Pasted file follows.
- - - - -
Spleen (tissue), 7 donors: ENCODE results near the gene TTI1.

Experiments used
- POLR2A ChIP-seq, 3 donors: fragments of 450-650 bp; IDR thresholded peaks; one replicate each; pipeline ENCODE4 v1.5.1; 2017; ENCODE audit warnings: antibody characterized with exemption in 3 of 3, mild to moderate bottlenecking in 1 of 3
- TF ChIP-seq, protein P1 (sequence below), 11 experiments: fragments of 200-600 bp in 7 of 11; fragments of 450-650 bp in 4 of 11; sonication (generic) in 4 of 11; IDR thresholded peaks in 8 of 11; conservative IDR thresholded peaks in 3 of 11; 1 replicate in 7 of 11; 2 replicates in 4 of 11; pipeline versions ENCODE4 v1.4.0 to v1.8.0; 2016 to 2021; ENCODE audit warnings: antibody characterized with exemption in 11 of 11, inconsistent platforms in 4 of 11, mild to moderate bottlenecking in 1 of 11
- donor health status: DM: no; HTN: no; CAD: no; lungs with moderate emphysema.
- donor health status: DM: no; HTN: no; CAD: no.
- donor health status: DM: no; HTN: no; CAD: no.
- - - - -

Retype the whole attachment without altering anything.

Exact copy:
Spleen (tissue), 7 donors: ENCODE results near the gene TTI1.

Experiments used
- POLR2A ChIP-seq, 3 donors: fragments of 450-650 bp; IDR thresholded peaks; one replicate each; pipeline ENCODE4 v1.5.1; 2017; ENCODE audit warnings: antibody characterized with exemption in 3 of 3, mild to moderate bottlenecking in 1 of 3
- TF ChIP-seq, protein P1 (sequence below), 11 experiments: fragments of 200-600 bp in 7 of 11; fragments of 450-650 bp in 4 of 11; sonication (generic) in 4 of 11; IDR thresholded peaks in 8 of 11; conservative IDR thresholded peaks in 3 of 11; 1 replicate in 7 of 11; 2 replicates in 4 of 11; pipeline versions ENCODE4 v1.4.0 to v1.8.0; 2016 to 2021; ENCODE audit warnings: antibody characterized with exemption in 11 of 11, inconsistent platforms in 4 of 11, mild to moderate bottlenecking in 1 of 11
- donor health status: DM: no; HTN: no; CAD: no; lungs with moderate emphysema.
- donor health status: DM: no; HTN: no; CAD: no.
- donor health status: DM: no; HTN: no; CAD: no.